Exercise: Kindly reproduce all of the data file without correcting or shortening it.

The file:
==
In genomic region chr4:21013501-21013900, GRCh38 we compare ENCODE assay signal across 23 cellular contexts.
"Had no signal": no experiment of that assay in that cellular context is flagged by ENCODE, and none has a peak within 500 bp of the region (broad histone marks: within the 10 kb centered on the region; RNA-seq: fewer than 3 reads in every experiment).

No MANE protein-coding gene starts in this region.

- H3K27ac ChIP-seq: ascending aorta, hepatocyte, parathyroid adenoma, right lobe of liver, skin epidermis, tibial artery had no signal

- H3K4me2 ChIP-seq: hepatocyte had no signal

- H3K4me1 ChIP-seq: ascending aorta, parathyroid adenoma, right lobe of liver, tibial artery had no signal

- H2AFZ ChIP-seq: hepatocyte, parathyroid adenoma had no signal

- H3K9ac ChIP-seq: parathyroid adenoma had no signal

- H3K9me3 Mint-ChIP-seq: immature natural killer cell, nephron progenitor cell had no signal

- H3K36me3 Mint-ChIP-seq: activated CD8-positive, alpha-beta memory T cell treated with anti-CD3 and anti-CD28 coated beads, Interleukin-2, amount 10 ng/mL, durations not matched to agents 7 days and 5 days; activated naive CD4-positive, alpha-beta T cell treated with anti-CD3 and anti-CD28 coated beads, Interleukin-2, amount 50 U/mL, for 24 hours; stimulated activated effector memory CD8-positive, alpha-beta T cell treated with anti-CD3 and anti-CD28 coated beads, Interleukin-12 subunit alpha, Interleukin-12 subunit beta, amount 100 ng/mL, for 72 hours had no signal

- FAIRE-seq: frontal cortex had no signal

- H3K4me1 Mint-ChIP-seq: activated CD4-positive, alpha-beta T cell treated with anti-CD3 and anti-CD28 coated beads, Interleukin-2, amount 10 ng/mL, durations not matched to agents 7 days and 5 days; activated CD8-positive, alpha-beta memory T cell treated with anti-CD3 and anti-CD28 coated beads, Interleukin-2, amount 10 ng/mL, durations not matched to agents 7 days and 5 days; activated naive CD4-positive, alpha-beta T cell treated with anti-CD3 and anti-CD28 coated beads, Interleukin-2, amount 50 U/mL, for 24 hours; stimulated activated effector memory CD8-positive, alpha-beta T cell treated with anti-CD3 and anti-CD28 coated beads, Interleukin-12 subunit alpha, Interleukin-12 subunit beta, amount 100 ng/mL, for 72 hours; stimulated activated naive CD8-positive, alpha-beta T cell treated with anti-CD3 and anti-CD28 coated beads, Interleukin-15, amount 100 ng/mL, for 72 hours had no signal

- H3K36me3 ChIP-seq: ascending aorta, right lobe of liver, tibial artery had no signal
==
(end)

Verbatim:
In genomic region chr4:21013501-21013900, GRCh38 we compare ENCODE assay signal across 23 cellular contexts.
"Had no signal": no experiment of that assay in that cellular context is flagged by ENCODE, and none has a peak within 500 bp of the region (broad histone marks: within the 10 kb centered on the region; RNA-seq: fewer than 3 reads in every experiment).

No MANE protein-coding gene starts in this region.

- H3K27ac ChIP-seq: ascending aorta, hepatocyte, parathyroid adenoma, right lobe of liver, skin epidermis, tibial artery had no signal

- H3K4me2 ChIP-seq: hepatocyte had no signal

- H3K4me1 ChIP-seq: ascending aorta, parathyroid adenoma, right lobe of liver, tibial artery had no signal

- H2AFZ ChIP-seq: hepatocyte, parathyroid adenoma had no signal

- H3K9ac ChIP-seq: parathyroid adenoma had no signal

- H3K9me3 Mint-ChIP-seq: immature natural killer cell, nephron progenitor cell had no signal

- H3K36me3 Mint-ChIP-seq: activated CD8-positive, alpha-beta memory T cell treated with anti-CD3 and anti-CD28 coated beads, Interleukin-2, amount 10 ng/mL, durations not matched to agents 7 days and 5 days; activated naive CD4-positive, alpha-beta T cell treated with anti-CD3 and anti-CD28 coated beads, Interleukin-2, amount 50 U/mL, for 24 hours; stimulated activated effector memory CD8-positive, alpha-beta T cell treated with anti-CD3 and anti-CD28 coated beads, Interleukin-12 subunit alpha, Interleukin-12 subunit beta, amount 100 ng/mL, for 72 hours had no signal

- FAIRE-seq: frontal cortex had no signal

- H3K4me1 Mint-ChIP-seq: activated CD4-positive, alpha-beta T cell treated with anti-CD3 and anti-CD28 coated beads, Interleukin-2, amount 10 ng/mL, durations not matched to agents 7 days and 5 days; activated CD8-positive, alpha-beta memory T cell treated with anti-CD3 and anti-CD28 coated beads, Interleukin-2, amount 10 ng/mL, durations not matched to agents 7 days and 5 days; activated naive CD4-positive, alpha-beta T cell treated with anti-CD3 and anti-CD28 coated beads, Interleukin-2, amount 50 U/mL, for 24 hours; stimulated activated effector memory CD8-positive, alpha-beta T cell treated with anti-CD3 and anti-CD28 coated beads, Interleukin-12 subunit alpha, Interleukin-12 subunit beta, amount 100 ng/mL, for 72 hours; stimulated activated naive CD8-positive, alpha-beta T cell treated with anti-CD3 and anti-CD28 coated beads, Interleukin-15, amount 100 ng/mL, for 72 hours had no signal

- H3K36me3 ChIP-seq: ascending aorta, right lobe of liver, tibial artery had no signal